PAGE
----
Primarily working in the hospital’s morgue, Freeman had an endless stream of patients as mental hospitals at the time all suffered from overcrowding, described as large warehouses for the mentally ill. He performed thousands of autopsies at St. Elizabeths with one study claiming he examined nearly 1,500 cadavers of schizophrenics. He was known to hoist the bodies up by their ears and lay them against the morgue wall to measure them. Freeman was an entertainer and a showman, at times hosting an audience in the autopsy theater and “[holding organs] up—still dribbling blood—so that even his students in the back row could see, ” as Freeman wrote. Years earlier, he had removed a crude, primitive cock ring from a patient’s penis, had his family insignia carved onto it, and wore the ring around his neck as a badge of honor.

Photo © 2016 David Bulit, St. Elizabeths Hospital - Washington D.C.
The autopsy room where Walter Freeman performed over 1,500 autopsies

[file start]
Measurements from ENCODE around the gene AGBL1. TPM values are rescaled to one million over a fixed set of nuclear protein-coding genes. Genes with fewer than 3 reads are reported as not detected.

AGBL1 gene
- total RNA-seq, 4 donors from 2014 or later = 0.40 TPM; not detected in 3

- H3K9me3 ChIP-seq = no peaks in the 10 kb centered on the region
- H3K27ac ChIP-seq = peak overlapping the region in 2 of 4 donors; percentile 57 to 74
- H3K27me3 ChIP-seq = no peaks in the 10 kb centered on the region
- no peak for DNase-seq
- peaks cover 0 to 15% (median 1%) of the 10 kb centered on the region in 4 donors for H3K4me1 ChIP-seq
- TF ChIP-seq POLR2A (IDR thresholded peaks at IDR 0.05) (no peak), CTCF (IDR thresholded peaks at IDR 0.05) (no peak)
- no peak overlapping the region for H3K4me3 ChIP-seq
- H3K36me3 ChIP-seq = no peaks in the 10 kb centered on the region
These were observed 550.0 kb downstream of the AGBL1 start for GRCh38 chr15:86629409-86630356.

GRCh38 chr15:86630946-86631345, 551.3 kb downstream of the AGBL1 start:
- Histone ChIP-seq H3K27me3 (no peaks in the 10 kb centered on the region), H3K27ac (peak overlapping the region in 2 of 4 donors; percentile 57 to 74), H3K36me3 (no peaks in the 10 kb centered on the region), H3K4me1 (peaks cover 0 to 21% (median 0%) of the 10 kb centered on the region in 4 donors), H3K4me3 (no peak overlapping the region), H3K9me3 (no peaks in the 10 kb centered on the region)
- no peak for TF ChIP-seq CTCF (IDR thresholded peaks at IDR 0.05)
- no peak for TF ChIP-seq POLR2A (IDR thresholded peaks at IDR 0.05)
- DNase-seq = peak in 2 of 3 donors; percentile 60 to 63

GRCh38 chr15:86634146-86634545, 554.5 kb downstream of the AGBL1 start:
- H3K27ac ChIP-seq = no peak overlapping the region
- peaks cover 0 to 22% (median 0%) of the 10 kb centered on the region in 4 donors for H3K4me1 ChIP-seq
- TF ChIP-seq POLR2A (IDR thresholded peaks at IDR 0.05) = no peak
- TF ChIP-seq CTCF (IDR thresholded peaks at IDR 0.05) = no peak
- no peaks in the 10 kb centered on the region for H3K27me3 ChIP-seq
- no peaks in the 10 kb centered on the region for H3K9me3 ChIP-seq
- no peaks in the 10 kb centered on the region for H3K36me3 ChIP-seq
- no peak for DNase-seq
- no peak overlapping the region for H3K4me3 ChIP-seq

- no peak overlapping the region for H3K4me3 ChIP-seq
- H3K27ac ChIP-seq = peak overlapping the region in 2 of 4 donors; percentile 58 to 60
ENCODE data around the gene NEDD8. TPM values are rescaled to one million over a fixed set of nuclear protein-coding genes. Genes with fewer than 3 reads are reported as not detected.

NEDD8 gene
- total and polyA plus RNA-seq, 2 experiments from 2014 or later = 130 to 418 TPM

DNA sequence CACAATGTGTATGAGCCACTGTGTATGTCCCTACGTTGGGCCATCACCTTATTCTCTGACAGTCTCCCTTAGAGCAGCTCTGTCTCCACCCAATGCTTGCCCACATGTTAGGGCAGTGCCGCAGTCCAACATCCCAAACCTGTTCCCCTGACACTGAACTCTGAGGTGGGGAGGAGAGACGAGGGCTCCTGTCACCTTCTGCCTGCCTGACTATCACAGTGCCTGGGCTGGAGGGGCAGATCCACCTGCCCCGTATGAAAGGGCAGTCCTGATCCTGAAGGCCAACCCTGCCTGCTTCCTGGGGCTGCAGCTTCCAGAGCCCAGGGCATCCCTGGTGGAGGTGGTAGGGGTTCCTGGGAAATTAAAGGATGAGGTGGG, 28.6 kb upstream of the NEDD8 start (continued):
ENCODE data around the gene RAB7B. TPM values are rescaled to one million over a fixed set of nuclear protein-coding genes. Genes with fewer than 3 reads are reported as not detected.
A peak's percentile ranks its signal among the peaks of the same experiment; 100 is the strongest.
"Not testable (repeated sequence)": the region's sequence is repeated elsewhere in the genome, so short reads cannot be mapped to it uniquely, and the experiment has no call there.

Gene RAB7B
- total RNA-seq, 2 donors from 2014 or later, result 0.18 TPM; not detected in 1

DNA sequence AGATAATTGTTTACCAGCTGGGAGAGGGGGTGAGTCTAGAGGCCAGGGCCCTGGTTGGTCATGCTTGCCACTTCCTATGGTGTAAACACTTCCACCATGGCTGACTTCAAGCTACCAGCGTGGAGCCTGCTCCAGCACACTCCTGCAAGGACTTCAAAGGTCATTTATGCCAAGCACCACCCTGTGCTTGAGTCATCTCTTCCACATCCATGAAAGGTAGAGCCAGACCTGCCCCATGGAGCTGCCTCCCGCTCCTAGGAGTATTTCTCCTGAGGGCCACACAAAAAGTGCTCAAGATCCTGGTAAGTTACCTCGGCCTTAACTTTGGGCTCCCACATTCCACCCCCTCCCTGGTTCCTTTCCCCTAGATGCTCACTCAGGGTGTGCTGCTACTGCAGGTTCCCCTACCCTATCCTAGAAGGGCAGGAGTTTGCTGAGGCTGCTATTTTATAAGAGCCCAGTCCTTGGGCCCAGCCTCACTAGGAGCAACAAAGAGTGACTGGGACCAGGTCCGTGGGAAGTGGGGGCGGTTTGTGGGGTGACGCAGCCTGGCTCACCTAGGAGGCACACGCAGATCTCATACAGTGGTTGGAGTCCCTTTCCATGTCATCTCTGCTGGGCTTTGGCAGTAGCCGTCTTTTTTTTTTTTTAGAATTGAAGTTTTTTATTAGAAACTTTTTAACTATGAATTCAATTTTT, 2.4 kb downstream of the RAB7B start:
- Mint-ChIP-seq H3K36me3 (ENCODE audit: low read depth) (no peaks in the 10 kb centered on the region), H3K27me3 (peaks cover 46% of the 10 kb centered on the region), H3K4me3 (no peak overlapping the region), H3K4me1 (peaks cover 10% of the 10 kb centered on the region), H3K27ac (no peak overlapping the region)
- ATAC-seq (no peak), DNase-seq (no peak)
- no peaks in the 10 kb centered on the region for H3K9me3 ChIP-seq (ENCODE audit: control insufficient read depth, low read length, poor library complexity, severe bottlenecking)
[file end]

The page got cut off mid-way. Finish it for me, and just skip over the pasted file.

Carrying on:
Freeman left St. Elizabeths in 1933 at the height of the Great Depression when most mental hospitals, including St. Elizabeths, were suffering financially while Freeman’s private practice was actually growing, ever worried how his colleagues outside the hospital would perceive him. Freeman wrote, “The attitude of the physicians in Washington towards St. Elizabeths was one of grudging admiration for their scientific achievements tempered by a feeling of strangeness to which the staff responded with feelings of isolation and lack of appreciation. I never regretted the decision to leave.” Decades later, he would donate copies of his works to the hospital, inscribing in them, “To St. Elizabeths Hospital, where I worked 1924-1933, to find some answers to the problem of mental disorder, and where more problems arose than were ever answered.”